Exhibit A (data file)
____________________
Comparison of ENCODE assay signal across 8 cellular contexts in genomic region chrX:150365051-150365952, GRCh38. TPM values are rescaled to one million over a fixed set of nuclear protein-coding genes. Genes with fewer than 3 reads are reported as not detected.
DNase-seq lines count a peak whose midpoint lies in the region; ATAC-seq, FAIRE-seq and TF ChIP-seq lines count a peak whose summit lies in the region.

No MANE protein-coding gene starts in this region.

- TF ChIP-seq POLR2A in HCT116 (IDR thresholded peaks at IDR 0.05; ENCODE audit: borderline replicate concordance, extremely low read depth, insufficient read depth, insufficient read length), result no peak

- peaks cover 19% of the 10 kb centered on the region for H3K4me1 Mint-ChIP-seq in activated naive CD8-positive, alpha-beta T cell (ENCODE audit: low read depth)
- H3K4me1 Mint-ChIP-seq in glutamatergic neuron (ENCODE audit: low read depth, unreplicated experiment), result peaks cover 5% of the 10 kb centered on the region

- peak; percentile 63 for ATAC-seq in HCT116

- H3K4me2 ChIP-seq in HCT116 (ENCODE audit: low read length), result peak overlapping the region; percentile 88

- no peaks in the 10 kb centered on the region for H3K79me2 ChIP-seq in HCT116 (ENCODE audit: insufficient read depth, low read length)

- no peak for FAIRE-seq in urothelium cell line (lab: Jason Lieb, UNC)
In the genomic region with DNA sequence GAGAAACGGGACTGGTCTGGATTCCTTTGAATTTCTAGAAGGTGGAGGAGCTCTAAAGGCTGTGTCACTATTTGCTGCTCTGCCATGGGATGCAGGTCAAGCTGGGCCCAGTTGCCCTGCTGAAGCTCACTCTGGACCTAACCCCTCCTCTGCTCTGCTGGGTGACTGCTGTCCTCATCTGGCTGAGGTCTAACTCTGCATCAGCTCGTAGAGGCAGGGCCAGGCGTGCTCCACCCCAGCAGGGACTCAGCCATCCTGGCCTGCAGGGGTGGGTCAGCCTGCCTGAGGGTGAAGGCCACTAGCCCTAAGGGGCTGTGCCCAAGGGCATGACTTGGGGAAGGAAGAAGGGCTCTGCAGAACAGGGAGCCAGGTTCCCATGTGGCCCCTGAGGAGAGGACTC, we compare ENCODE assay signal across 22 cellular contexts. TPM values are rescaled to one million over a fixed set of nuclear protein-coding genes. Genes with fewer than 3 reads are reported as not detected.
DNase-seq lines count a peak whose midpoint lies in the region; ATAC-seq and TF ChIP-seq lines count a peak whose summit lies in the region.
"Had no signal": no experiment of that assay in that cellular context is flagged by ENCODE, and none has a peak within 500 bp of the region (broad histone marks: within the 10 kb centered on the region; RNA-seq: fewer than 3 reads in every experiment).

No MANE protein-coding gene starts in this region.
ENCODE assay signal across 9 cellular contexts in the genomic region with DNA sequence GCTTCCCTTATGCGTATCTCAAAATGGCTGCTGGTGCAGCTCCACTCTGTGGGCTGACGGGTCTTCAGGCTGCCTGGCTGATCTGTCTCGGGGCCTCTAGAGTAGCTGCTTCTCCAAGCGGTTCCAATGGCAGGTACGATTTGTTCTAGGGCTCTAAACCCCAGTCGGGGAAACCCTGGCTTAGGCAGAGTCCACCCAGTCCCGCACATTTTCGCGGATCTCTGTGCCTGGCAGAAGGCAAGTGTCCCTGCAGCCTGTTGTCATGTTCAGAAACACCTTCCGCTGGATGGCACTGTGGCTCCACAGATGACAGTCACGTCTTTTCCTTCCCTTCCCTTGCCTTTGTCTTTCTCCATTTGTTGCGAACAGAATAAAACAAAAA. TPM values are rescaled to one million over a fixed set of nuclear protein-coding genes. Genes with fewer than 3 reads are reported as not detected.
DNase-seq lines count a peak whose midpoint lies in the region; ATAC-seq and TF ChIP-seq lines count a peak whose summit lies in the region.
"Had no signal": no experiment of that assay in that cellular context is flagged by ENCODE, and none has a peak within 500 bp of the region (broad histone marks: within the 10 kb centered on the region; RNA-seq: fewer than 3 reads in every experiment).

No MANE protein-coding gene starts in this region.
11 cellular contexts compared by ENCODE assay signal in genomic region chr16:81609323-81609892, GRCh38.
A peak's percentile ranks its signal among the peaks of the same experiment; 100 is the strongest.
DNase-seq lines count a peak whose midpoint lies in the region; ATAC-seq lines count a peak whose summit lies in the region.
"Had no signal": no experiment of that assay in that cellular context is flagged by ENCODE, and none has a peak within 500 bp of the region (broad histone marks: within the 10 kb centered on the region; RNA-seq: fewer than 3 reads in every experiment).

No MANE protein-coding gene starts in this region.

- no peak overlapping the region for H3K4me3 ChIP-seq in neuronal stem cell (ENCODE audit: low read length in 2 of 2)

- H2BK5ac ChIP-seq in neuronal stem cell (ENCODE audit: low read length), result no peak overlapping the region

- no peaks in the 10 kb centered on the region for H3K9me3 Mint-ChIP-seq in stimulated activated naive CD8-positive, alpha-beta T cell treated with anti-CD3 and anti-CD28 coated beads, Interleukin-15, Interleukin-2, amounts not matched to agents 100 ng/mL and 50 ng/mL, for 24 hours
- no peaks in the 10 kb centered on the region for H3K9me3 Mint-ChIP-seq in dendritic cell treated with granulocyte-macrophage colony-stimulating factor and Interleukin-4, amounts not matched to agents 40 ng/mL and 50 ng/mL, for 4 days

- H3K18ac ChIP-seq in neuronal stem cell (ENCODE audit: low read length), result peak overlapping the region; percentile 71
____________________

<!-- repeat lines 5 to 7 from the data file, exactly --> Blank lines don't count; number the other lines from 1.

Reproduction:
- peaks cover 19% of the 10 kb centered on the region for H3K4me1 Mint-ChIP-seq in activated naive CD8-positive, alpha-beta T cell (ENCODE audit: low read depth)
- H3K4me1 Mint-ChIP-seq in glutamatergic neuron (ENCODE audit: low read depth, unreplicated experiment), result peaks cover 5% of the 10 kb centered on the region

- peak; percentile 63 for ATAC-seq in HCT116